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What is the meaning of "virtual" inheritance?

I saw the following code, and didn't understand the meaning of the keyword virtual in the following context:

class A {};
class B : public virtual A;
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Have a read of this (it's been asked before). –  OJ. Jan 7 '09 at 11:22
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marked as duplicate by R. Martinho Fernandes, Bartek Banachewicz, towi, Hanlet Escaño, Lex Jun 24 '13 at 19:35

This question has been asked before and already has an answer. If those answers do not fully address your question, please ask a new question.

1 Answer

Virtual inheritance is used to solve the DDD problem (Dreadful Diamond on Derivation).

Look at the following example, where you have two classes that inherit from the same base class:

class Base
{

public:

 virtual void  Ambig();

};

class C : public Base
{

public:

//...

};

class D : public Base
{
public:

    //...

};

Now, you want to create a new class that inherits both from C and D classes (which both have inherited the Base::Ambig() function):

class Wrong : public C, public D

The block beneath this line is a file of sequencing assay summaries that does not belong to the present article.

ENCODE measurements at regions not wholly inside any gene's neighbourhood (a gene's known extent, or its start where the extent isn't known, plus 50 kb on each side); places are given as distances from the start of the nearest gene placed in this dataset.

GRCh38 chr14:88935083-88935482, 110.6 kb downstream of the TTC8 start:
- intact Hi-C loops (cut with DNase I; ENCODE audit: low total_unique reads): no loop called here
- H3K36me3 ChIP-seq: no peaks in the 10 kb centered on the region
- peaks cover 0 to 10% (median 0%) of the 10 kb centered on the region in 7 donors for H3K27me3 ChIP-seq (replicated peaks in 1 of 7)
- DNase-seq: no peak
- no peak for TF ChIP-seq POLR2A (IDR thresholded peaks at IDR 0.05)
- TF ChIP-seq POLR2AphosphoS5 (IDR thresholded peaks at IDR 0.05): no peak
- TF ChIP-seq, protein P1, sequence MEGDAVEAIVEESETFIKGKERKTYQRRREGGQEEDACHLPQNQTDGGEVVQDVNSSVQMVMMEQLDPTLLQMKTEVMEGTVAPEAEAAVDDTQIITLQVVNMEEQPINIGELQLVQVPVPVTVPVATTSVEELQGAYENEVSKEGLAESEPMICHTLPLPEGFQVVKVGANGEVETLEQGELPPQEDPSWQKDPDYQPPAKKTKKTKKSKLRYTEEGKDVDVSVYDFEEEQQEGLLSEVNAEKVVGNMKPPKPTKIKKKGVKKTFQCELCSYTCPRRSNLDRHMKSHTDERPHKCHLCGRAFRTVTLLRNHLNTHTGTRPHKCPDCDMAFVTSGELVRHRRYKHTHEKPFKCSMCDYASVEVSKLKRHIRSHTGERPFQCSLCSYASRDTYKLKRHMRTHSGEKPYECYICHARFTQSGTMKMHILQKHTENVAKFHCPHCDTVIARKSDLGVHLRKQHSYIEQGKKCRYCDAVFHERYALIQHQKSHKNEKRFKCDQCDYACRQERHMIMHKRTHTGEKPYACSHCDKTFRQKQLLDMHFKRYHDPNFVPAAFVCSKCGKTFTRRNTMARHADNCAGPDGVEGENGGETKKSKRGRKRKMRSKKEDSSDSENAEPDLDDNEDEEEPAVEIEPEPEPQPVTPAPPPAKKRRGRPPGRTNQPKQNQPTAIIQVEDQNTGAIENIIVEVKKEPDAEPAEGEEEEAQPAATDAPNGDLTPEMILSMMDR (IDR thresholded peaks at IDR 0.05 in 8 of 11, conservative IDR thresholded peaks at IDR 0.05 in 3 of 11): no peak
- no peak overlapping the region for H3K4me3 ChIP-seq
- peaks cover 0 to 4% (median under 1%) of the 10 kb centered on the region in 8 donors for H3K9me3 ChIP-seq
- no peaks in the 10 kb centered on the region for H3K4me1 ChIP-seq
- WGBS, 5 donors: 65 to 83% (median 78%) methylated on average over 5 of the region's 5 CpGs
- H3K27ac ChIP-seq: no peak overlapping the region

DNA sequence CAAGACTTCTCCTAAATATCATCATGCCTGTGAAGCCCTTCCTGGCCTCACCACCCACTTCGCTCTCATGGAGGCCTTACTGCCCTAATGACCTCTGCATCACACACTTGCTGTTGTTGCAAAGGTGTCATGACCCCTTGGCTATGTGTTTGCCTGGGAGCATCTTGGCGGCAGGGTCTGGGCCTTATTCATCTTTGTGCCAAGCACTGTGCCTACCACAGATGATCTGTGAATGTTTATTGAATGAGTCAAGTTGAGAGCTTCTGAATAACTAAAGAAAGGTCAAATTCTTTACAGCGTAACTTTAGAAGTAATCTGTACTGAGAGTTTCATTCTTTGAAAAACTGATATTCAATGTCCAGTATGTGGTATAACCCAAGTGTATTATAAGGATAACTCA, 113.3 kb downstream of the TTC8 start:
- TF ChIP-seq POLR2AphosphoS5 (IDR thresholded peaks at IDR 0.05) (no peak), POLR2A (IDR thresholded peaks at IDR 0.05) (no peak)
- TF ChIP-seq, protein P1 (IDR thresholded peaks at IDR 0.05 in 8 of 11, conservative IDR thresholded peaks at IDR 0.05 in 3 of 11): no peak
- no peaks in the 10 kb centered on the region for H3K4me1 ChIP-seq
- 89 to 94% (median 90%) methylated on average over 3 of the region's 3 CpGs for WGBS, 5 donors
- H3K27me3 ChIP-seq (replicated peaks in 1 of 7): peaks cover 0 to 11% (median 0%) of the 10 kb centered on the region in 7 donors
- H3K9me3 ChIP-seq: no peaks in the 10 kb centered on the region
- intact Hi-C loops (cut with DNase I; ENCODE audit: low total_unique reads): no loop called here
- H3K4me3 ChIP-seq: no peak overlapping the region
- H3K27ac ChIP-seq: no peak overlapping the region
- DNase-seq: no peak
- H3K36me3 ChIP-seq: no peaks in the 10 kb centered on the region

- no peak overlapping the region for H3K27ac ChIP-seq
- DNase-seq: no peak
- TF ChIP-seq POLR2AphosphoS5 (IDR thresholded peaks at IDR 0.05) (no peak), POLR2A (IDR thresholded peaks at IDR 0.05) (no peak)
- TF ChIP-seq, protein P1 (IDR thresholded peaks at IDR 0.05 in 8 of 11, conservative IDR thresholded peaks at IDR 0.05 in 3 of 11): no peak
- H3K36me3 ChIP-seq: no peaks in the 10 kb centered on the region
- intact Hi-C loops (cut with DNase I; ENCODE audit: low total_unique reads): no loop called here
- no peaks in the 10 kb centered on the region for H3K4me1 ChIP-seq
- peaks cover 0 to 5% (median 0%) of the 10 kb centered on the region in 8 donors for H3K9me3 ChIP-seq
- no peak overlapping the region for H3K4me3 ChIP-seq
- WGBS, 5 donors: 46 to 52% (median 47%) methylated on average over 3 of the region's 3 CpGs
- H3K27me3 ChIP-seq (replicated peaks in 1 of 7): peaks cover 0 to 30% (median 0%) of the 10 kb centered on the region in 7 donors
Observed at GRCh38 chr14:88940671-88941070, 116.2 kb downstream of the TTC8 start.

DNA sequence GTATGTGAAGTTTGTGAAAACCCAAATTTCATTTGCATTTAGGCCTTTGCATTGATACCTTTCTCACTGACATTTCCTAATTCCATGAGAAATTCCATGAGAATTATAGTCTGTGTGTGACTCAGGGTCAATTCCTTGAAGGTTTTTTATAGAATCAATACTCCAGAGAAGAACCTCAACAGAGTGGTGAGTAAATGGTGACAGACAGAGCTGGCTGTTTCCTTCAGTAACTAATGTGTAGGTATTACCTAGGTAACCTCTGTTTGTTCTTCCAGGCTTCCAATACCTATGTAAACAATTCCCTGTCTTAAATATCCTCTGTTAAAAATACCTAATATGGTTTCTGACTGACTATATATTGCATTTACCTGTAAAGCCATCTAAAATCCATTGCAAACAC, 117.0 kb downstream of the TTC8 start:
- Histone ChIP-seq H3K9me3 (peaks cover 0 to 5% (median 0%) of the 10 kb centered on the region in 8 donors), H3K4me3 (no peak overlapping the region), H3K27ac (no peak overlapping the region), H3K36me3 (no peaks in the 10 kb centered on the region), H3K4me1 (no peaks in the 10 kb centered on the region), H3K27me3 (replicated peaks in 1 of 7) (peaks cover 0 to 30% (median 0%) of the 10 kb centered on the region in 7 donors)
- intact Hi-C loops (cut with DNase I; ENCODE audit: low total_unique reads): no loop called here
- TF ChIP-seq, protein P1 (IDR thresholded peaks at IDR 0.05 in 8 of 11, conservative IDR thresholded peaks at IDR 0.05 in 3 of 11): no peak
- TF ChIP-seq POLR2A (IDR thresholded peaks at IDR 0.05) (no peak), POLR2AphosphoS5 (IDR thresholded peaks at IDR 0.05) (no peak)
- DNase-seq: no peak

{

public:

...

};

While you define the "Wrong" class above, you actually created the DDD (Diamond Derivation problem), because you can't call:

Wrong wrong;
wrong.Ambig(); 

This is an ambiguous function because it's defined twice:

Wrong::C::Base::Ambig()

And:

Wrong::D::Base::Ambig()

In order to prevent this kind of problem, you should use the virtual inheritance, which will know to refer to the right Ambig() function.

So - define:

class c : public virtual Base

class D : public virtual Base

class Right : public C, public D
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4  
Wrong could very well be Correct. It depends on the situation. Normal MI and virtual MI both have their places, even in the presense of (not-dreadful) diamond patterns that arise. Just remember that there is no size that fits all. –  Thomas Eding Dec 25 '12 at 21:12
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